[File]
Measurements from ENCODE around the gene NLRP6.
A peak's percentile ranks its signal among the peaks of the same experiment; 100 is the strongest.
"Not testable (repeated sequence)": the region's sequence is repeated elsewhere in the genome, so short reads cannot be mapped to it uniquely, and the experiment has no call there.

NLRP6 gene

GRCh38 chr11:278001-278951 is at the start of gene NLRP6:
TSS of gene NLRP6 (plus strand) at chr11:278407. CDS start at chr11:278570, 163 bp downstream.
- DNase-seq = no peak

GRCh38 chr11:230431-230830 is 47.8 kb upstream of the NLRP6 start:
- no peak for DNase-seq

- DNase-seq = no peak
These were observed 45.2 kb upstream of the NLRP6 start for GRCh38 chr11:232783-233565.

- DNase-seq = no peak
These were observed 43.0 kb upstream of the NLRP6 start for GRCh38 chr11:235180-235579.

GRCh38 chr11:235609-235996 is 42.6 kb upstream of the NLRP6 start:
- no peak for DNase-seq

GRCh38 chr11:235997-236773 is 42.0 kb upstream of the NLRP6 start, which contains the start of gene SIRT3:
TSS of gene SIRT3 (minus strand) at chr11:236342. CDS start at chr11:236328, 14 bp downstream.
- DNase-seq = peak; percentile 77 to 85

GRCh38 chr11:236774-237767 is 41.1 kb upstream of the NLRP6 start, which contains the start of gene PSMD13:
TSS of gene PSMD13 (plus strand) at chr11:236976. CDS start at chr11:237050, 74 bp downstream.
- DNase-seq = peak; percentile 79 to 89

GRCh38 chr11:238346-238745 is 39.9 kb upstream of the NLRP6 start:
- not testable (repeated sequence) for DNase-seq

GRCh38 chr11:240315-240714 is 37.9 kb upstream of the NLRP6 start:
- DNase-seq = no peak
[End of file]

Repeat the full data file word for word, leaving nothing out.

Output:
Measurements from ENCODE around the gene NLRP6.
A peak's percentile ranks its signal among the peaks of the same experiment; 100 is the strongest.
"Not testable (repeated sequence)": the region's sequence is repeated elsewhere in the genome, so short reads cannot be mapped to it uniquely, and the experiment has no call there.

NLRP6 gene

GRCh38 chr11:278001-278951 is at the start of gene NLRP6:
TSS of gene NLRP6 (plus strand) at chr11:278407. CDS start at chr11:278570, 163 bp downstream.
- DNase-seq = no peak

GRCh38 chr11:230431-230830 is 47.8 kb upstream of the NLRP6 start:
- no peak for DNase-seq

- DNase-seq = no peak
These were observed 45.2 kb upstream of the NLRP6 start for GRCh38 chr11:232783-233565.

- DNase-seq = no peak
These were observed 43.0 kb upstream of the NLRP6 start for GRCh38 chr11:235180-235579.

GRCh38 chr11:235609-235996 is 42.6 kb upstream of the NLRP6 start:
- no peak for DNase-seq

GRCh38 chr11:235997-236773 is 42.0 kb upstream of the NLRP6 start, which contains the start of gene SIRT3:
TSS of gene SIRT3 (minus strand) at chr11:236342. CDS start at chr11:236328, 14 bp downstream.
- DNase-seq = peak; percentile 77 to 85

GRCh38 chr11:236774-237767 is 41.1 kb upstream of the NLRP6 start, which contains the start of gene PSMD13:
TSS of gene PSMD13 (plus strand) at chr11:236976. CDS start at chr11:237050, 74 bp downstream.
- DNase-seq = peak; percentile 79 to 89

GRCh38 chr11:238346-238745 is 39.9 kb upstream of the NLRP6 start:
- not testable (repeated sequence) for DNase-seq

GRCh38 chr11:240315-240714 is 37.9 kb upstream of the NLRP6 start:
- DNase-seq = no peak